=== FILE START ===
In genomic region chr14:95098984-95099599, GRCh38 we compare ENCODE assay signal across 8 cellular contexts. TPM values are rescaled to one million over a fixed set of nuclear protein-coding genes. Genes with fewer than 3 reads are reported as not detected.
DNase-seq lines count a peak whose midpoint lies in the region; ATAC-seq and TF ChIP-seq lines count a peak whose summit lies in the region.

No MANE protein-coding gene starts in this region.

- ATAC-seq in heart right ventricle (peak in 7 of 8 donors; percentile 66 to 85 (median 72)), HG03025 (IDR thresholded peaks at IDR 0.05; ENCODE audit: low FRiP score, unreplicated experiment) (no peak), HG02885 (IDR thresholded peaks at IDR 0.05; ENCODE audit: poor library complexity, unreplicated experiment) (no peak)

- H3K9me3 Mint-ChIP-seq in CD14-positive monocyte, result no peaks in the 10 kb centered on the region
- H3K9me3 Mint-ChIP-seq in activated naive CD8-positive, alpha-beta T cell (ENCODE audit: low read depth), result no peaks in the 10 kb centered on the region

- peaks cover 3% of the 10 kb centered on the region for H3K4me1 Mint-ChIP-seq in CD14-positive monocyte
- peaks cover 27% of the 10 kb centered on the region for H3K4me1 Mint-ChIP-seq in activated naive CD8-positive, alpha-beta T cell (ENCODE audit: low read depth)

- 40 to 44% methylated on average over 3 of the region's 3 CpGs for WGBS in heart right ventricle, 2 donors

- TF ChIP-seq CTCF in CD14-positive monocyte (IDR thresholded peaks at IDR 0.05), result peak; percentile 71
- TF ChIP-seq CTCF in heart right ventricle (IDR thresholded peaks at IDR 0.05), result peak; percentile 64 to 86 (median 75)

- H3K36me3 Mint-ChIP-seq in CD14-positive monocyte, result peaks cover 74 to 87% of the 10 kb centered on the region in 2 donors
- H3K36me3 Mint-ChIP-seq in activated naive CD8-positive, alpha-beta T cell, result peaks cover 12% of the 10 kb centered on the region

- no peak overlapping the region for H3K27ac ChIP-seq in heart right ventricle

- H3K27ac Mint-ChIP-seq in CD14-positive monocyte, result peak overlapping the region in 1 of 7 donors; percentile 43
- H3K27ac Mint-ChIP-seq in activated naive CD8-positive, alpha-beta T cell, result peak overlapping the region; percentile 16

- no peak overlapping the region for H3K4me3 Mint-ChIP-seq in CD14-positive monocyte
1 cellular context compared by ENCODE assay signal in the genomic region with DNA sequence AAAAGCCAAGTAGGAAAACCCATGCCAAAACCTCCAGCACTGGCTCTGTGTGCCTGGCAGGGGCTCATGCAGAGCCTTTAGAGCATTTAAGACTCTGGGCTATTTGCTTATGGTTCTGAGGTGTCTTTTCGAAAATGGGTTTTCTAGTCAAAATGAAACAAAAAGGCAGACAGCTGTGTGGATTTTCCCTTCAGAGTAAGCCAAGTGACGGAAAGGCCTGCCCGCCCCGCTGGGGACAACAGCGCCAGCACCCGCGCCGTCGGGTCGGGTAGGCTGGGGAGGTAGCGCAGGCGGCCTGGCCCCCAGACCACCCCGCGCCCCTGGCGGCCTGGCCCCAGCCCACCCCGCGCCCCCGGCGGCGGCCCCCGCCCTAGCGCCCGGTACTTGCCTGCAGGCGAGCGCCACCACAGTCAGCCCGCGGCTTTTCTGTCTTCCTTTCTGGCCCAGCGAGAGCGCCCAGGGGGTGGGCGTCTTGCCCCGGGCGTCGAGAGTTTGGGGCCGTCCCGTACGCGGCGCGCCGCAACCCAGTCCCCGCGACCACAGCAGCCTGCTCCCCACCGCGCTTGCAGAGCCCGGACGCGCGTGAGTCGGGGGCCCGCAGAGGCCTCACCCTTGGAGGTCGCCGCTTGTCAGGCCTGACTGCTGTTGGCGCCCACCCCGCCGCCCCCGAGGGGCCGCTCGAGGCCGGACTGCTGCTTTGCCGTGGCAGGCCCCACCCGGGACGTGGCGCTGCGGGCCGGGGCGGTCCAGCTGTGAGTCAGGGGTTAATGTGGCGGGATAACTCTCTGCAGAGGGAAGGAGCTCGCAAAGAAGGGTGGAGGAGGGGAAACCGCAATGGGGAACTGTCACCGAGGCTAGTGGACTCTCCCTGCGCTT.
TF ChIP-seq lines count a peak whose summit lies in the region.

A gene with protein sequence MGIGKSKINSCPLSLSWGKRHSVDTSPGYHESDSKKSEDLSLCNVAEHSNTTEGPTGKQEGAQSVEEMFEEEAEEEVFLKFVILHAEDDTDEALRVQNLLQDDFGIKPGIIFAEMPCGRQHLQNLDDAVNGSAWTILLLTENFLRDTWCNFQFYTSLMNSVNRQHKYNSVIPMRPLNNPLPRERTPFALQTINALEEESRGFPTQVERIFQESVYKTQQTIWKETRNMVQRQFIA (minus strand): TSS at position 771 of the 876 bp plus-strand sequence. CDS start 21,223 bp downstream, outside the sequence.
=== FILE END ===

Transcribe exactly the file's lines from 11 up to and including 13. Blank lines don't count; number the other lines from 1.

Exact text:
- TF ChIP-seq CTCF in heart right ventricle (IDR thresholded peaks at IDR 0.05), result peak; percentile 64 to 86 (median 75)

- H3K36me3 Mint-ChIP-seq in CD14-positive monocyte, result peaks cover 74 to 87% of the 10 kb centered on the region in 2 donors
- H3K36me3 Mint-ChIP-seq in activated naive CD8-positive, alpha-beta T cell, result peaks cover 12% of the 10 kb centered on the region